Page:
Arrivals from Myanmar have significantly decreased, with over 2,200 refugees crossing into Bangladesh from 1 to 26 December, compared to over 12,700 in November.
Discussions on returns between the Governments of Bangladesh and Myanmar are on-going.
UNHCR offers to help the Governments to ensure international standards are contemplated.
The biggest challenge to refugee protection is the environment of the camps.
UNHCR and partners are working to address the logistical challenges of bringing large amounts of aid.
- 655,000* Estimated new arrivals in Bangladesh since 25 August 2017
- 307,500 Estimated refugee population before 25 August 2017
- 954,500 Estimated total refugee population currently
STAFFING & PARTNERS
187 staff currently working on the emergency compared to 49 prior to the crisis. 113 are national staff. 23 partners compared to compared to 7 prior to the crisis
USD 83.7 million
Requested for UNHCR’s initial emergency response (until February 2018). A Joint Response Plan is under preparation.
Some 655,000 people have fled Myanmar to Bangladesh since August 2017. There were more than 2,200 new arrivals between 1 and 26 December 2017, a significant decrease in arrival trends compared to November, which saw the arrival of over 12,700 refugees. In December, the majority of arrivals (over 1,900) arrived through the Mogpara/Sabrang border point, on the southernmost tip of Bangladesh.
UNHCR is working with the Government of Bangladesh (GoB) and partners to ensure protection and assistance for refugees. UNHCR’s support also aimed at ensuring that local host communities affected by the unprecedented influx are considered and assisted. The agency also continues to work to develop areas in the existing settlements, Kutupalong and Nayapara, to provide basic infrastructure and services.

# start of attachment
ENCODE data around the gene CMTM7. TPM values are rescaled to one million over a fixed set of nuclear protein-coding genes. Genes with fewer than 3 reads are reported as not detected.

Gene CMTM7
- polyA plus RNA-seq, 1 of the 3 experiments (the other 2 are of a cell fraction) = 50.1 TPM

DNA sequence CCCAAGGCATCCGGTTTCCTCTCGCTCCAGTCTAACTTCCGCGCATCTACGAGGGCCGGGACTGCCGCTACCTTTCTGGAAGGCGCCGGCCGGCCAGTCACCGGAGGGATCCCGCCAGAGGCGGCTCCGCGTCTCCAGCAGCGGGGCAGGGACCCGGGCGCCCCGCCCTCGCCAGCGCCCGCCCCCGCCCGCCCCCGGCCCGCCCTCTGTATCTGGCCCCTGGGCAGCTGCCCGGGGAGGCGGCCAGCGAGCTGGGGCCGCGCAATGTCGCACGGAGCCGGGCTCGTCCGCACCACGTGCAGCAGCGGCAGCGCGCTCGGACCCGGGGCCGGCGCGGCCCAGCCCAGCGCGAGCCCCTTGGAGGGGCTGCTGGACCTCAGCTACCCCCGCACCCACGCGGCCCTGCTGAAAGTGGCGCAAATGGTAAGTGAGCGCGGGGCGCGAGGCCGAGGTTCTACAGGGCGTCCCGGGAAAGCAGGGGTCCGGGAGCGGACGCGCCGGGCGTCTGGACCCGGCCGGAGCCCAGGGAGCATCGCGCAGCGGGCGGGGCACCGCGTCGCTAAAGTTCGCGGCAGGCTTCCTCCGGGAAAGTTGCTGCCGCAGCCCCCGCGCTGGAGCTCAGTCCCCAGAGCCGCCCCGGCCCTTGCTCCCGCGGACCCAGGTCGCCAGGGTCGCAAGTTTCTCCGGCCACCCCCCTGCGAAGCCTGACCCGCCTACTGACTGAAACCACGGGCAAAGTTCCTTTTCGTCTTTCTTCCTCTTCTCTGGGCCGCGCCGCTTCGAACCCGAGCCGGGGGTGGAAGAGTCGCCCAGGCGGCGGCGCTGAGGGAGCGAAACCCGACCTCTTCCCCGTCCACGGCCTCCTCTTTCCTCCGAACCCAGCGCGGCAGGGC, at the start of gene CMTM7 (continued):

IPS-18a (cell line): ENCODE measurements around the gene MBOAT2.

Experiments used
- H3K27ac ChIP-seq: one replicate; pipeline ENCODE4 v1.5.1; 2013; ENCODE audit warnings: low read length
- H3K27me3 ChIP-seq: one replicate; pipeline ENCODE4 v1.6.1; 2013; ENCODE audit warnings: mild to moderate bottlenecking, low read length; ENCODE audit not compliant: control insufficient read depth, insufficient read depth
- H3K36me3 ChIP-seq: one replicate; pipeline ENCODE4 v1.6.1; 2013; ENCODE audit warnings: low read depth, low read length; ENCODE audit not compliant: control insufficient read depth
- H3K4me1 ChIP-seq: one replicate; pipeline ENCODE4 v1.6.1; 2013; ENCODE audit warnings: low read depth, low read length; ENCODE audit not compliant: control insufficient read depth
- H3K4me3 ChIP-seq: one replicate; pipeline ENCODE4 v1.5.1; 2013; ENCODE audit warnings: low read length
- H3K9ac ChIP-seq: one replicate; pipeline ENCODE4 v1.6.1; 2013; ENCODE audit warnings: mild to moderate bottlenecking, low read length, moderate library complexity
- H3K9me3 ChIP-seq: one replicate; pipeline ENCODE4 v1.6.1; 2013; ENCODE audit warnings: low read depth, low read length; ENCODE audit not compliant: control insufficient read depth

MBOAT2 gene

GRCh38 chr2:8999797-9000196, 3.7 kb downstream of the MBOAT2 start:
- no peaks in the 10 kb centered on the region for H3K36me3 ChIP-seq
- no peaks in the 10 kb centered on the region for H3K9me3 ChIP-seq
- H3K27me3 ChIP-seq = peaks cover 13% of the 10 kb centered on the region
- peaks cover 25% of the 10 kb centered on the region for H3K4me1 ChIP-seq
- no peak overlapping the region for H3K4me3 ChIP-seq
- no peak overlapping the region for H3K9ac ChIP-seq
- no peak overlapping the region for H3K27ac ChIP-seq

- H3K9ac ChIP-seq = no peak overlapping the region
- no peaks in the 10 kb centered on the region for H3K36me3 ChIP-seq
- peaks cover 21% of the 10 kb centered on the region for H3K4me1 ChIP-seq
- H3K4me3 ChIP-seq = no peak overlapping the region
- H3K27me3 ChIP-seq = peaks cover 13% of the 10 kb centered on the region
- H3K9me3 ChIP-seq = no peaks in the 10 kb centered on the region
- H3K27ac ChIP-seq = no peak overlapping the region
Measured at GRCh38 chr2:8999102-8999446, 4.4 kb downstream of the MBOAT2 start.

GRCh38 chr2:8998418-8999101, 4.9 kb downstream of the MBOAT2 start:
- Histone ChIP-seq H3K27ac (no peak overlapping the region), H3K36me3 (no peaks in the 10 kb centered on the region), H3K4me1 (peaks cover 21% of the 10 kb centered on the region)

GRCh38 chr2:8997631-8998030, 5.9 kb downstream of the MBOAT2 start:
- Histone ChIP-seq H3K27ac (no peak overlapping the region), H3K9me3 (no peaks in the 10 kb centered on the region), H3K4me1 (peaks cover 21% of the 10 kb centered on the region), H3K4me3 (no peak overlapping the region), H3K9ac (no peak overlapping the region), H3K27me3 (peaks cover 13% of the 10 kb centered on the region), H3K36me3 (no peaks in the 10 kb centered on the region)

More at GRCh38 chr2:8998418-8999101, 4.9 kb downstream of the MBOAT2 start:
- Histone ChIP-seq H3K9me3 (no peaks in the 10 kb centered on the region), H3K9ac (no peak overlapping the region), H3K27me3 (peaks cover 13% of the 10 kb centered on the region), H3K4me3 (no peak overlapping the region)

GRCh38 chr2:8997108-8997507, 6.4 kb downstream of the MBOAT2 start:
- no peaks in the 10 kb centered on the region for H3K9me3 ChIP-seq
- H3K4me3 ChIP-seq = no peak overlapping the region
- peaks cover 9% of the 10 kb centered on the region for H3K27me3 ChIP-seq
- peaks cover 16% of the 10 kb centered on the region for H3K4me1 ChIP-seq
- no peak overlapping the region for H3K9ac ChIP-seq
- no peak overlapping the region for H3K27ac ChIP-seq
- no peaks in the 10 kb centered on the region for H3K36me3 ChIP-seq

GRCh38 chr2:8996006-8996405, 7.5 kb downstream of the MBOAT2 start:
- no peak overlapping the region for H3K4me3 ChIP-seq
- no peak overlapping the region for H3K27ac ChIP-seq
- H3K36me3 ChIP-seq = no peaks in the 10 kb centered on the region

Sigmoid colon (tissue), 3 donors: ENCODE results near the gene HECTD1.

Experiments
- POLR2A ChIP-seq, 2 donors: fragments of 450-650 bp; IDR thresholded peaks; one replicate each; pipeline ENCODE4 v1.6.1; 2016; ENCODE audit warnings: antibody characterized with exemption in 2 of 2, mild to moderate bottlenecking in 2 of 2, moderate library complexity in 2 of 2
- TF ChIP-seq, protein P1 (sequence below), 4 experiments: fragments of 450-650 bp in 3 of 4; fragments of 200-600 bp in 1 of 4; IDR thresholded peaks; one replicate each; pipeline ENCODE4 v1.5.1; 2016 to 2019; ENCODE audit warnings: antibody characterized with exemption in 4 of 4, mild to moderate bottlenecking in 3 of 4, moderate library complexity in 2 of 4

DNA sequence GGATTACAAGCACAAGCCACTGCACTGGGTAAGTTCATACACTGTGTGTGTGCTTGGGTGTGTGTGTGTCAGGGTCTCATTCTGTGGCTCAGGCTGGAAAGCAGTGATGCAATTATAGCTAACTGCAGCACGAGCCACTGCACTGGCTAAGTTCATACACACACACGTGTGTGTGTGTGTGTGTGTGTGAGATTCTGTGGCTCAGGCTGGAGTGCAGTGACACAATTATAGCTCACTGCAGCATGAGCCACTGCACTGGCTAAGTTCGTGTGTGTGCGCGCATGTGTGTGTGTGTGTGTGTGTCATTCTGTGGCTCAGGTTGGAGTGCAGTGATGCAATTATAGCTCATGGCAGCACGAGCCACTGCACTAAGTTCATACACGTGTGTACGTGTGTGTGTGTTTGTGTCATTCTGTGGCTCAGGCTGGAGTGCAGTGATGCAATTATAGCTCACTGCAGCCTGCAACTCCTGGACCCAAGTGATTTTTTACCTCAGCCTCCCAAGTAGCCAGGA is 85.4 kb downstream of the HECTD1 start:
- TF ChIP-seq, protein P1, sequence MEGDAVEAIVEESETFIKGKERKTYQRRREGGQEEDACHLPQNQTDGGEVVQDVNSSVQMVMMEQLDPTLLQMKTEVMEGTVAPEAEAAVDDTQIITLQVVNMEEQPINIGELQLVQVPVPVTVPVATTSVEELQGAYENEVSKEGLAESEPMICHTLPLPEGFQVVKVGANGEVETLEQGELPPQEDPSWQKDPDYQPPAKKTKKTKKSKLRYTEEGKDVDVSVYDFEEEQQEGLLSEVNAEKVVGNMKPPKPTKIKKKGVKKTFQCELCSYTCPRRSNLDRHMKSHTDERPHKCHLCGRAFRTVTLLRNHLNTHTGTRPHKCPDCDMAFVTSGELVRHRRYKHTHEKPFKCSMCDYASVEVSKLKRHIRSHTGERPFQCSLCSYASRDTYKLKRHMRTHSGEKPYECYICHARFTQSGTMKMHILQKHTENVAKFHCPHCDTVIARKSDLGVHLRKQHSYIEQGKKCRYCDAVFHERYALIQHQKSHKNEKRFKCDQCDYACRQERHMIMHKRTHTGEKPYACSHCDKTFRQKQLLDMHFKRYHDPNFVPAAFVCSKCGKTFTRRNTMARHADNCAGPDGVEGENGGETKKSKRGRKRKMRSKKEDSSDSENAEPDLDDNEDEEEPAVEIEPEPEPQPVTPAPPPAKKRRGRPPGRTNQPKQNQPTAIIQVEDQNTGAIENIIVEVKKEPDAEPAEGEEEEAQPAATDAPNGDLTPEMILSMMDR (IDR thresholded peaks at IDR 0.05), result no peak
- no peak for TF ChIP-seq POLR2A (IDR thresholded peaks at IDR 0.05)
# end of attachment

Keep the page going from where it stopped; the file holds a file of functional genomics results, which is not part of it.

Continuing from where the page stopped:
On 23 November 2017, the governments of Myanmar and Bangladesh signed a bilateral ‘arrangement’ on the return of refugees to Myanmar. A Joint Working Group (JWG) consisting of government representatives from Myanmar and Bangladesh was subsequently formed on 19 December 2018. The JWG is tasked to develop a specific instrument on the physical arrangement for the repatriation of returnees. UNHCR continues to offer its technical support to both Governments to establish a voluntary repatriation framework in line with international standards, with a view to ensuring that any returns occur in conditions of voluntariness and safety — and in a sustainable manner. Reportedly, the first meeting of the JWG is planned to take place on 15 January 2018.
UNHCR has been sampling refugees’ views on return. A majority of those interviewed indicated that before considering returning to Myanmar they would need to see some positive developments, in particular in relation to citizenship, security, and the possibility for them to enjoy their basic rights. Some refugees have also asked for reassurances about UNHCR’s involvement in the process, being familiar with UNHCR’s role and assistance in past efforts to assist refugees to return to Myanmar.